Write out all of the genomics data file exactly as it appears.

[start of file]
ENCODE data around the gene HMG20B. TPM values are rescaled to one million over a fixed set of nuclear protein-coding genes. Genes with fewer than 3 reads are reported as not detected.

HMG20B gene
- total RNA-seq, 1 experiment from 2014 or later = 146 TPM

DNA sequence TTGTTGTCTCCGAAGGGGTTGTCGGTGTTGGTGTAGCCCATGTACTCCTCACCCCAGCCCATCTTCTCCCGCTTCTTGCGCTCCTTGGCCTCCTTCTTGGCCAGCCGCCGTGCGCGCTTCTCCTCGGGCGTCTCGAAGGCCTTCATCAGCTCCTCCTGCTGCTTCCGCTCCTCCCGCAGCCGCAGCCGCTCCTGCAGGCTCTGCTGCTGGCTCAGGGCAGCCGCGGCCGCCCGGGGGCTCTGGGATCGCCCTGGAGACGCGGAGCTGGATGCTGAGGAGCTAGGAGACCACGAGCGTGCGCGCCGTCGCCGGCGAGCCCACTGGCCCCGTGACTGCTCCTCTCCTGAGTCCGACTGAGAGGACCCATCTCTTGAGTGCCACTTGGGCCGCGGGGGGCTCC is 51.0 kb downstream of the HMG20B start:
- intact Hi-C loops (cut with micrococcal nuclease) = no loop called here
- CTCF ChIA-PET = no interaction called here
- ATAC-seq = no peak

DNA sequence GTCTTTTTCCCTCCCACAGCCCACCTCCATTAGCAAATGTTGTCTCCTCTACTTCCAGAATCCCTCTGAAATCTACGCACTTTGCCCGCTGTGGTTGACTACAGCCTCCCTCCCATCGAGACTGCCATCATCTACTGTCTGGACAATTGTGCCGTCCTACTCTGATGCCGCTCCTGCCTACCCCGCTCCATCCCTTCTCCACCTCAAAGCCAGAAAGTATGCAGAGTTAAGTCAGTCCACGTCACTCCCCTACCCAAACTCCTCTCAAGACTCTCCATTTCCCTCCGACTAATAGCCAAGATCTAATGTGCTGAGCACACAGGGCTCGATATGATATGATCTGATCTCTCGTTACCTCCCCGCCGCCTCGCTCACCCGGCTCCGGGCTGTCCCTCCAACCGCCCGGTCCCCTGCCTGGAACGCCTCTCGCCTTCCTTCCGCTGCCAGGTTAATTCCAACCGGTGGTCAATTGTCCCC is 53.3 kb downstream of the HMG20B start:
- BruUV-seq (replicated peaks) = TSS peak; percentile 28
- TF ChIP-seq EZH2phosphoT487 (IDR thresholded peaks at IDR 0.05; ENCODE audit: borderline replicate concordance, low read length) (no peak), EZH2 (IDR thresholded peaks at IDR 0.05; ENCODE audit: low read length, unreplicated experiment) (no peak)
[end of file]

ENCODE data around the gene HMG20B. TPM values are rescaled to one million over a fixed set of nuclear protein-coding genes. Genes with fewer than 3 reads are reported as not detected.

HMG20B gene
- total RNA-seq, 1 experiment from 2014 or later = 146 TPM

DNA sequence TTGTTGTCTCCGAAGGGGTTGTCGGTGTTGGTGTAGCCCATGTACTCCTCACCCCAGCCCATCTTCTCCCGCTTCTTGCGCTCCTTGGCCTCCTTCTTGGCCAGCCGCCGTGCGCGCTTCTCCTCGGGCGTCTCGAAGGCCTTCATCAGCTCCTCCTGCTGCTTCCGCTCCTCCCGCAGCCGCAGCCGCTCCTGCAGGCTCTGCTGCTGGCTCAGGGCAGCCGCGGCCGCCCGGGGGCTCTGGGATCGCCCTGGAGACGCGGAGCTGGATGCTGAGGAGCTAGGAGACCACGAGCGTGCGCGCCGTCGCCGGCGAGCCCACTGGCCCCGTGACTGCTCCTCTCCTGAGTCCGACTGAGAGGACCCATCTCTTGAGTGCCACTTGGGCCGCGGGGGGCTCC is 51.0 kb downstream of the HMG20B start:
- intact Hi-C loops (cut with micrococcal nuclease) = no loop called here
- CTCF ChIA-PET = no interaction called here
- ATAC-seq = no peak

DNA sequence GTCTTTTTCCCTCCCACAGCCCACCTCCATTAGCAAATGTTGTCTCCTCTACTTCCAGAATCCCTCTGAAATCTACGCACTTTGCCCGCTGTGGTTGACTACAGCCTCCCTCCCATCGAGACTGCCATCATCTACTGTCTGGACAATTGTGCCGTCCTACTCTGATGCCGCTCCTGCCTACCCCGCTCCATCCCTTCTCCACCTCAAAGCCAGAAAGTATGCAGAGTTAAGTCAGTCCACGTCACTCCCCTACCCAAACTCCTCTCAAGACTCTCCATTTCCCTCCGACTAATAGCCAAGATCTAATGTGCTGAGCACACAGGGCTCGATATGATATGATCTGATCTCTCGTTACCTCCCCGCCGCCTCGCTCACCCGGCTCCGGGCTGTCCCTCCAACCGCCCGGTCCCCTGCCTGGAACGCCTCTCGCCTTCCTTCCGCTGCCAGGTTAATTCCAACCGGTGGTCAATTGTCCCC is 53.3 kb downstream of the HMG20B start:
- BruUV-seq (replicated peaks) = TSS peak; percentile 28
- TF ChIP-seq EZH2phosphoT487 (IDR thresholded peaks at IDR 0.05; ENCODE audit: borderline replicate concordance, low read length) (no peak), EZH2 (IDR thresholded peaks at IDR 0.05; ENCODE audit: low read length, unreplicated experiment) (no peak)